In each mentioned instance, the sleeve member assumes the first deformed-shape configuration above a predetermined temperature and assumes the second memory-shaped configuration below the predetermined temperature.

A primary feature, then, of the present invention is the provision of an improved feedthrough connector for an implantable medical device providing stimulating pulses to selected body tissue.

Another feature of the present invention is the provision of such a feedthrough connector for connecting an implantable electrical lead to the electrical circuits within a hermetically sealed housing of the medical device.

Yet another feature of the present invention is the provision of such a feedthrough connector which employs shape memory alloy components for ease of manufacture and for assuring a hermetically sealed engagement with the electrical lead.

Still another feature of the present invention is the provision of such a feedthrough connector which is assembled in a low heat sealing process using a shape memory alloy.

Yet another feature of the present invention is the provision of such a feedthrough connector which employs a reduced number of components when compared with known feedthrough connector constructions.

Still a further feature of the present invention is the provision of such a feedthrough connector using a shape memory alloy which requires only simple installation tooling, is performed at relatively low temperatures, results in a finished product which exhibits a low leakage rate, and allows sealing of dissimilar materials, such as titanium and non-methodized ceramic base.

Other and further features, advantages, and benefits of the invention will become apparent in the following description taken in conjunction with the following drawings. It is to be understood that the foregoing general description and the following detailed description are exemplary and explanatory but are not to be restrictive of the invention. The accompanying drawings which are incorporated in and constitute a part of this invention, illustrate one of the embodiments of the invention, and together with the description, serve to explain the principles of the invention in general terms. Like numerals refer to like parts throughout the disclosure.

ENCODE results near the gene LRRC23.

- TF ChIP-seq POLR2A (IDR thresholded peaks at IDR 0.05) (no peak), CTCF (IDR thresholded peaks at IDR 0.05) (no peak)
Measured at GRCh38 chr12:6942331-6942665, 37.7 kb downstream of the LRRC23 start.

BRIEF DESCRIPTION OF THE DRAWINGS

FIG. 1. is an exploded side elevation view, generally in section, illustrating an implantable medical device containing a feedthrough connector embodying the invention and into which an electrical lead is about to be inserted;

FIG. 2. is a detail cross section view of the feedthrough connector illustrated in FIG. 1;

FIG. 3 is an end elevation view of the feedthrough connector illustrated in FIG. 2;

FIG. 4 is a detail perspective view of a component of the feedthrough connector illustrated in FIG. 2;

FIG. 5 is a perspective view of a portion of the feedthrough connector to which the component illustrated in FIG. 4 has been attached;

FIG. 6 is a detail cross section view of a portion of the feedthrough connector illustrated in FIG. 2; and

FIG. 7 is a detail cross section view, similar to a portion of FIG. 2 illustrating another embodiment of the invention.

DETAILED DESCRIPTION OF THE PREFERRED EMBODIMENTS

Turn now to the drawings and, initially to FIG. 1 which generally illustrates a feedthrough connector 20 for an implantable medical device 22, such as a pacemaker, including a hermetically sealed housing 24 and an electrical circuit 26 within the housing powered by a suitable battery 28. Although the present invention will be described with reference to the embodiments shown in the drawings, it should be understood that the present invention can be embodied in many alternate forms or embodiments. In addition, any suitable size, shape or type of elements or materials may be used.

As best seen in FIGS. 2 and 3, the feedthrough connector 20 includes a tubular barrel 30 having an open end 32, a closed end 34, an outer peripheral surface 36, a longitudinally extending tubular barrel axis 38 passing through the open end and the closed end. The tubular barrel 30 defines a tubular channel 40 that protrudes into the sealed housing while maintaining the seal of the housing. The inside of the tubular channel 40 is open to the outside of the sealed housing through the open end 32. The tubular barrel 30 also has a plurality of circumferentially spaced openings 42 extending between the outer peripheral surface 36 and the tubular channel 40.